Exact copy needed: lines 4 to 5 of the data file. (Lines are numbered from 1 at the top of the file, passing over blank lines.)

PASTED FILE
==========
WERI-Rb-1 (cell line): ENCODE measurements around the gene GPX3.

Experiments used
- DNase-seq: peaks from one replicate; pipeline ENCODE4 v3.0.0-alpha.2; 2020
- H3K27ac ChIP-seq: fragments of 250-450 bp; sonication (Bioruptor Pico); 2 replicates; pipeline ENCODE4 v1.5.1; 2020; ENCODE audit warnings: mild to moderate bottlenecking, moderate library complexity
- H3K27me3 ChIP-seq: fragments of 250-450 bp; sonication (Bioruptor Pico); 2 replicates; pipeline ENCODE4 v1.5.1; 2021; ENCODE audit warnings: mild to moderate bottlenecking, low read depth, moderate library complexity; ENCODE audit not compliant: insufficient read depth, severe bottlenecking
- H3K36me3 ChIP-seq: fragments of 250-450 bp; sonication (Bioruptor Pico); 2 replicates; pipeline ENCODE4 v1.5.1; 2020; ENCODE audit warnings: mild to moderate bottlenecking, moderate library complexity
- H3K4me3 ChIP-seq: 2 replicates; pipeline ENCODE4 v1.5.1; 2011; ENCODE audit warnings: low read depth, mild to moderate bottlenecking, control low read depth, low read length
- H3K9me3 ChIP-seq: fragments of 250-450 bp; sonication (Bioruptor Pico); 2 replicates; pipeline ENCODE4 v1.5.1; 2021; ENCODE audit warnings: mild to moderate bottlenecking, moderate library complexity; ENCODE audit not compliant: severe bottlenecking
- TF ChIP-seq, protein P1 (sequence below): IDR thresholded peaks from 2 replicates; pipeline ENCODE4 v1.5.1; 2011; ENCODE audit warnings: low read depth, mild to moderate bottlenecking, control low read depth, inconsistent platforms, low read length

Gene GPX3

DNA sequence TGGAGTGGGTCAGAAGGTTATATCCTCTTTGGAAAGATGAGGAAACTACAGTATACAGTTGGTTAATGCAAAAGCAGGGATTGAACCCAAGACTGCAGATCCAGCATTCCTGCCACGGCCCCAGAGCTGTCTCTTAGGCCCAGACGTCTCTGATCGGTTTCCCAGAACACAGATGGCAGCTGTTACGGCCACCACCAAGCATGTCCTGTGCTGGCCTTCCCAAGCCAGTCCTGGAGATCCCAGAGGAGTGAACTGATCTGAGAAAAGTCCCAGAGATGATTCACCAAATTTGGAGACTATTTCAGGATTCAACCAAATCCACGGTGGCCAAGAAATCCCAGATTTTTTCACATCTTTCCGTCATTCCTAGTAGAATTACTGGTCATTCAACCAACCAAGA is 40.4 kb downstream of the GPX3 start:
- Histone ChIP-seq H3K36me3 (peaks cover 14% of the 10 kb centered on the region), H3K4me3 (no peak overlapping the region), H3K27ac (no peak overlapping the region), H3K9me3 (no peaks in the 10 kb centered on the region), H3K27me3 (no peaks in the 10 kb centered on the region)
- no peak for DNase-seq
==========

- H3K27ac ChIP-seq: fragments of 250-450 bp; sonication (Bioruptor Pico); 2 replicates; pipeline ENCODE4 v1.5.1; 2020; ENCODE audit warnings: mild to moderate bottlenecking, moderate library complexity
- H3K27me3 ChIP-seq: fragments of 250-450 bp; sonication (Bioruptor Pico); 2 replicates; pipeline ENCODE4 v1.5.1; 2021; ENCODE audit warnings: mild to moderate bottlenecking, low read depth, moderate library complexity; ENCODE audit not compliant: insufficient read depth, severe bottlenecking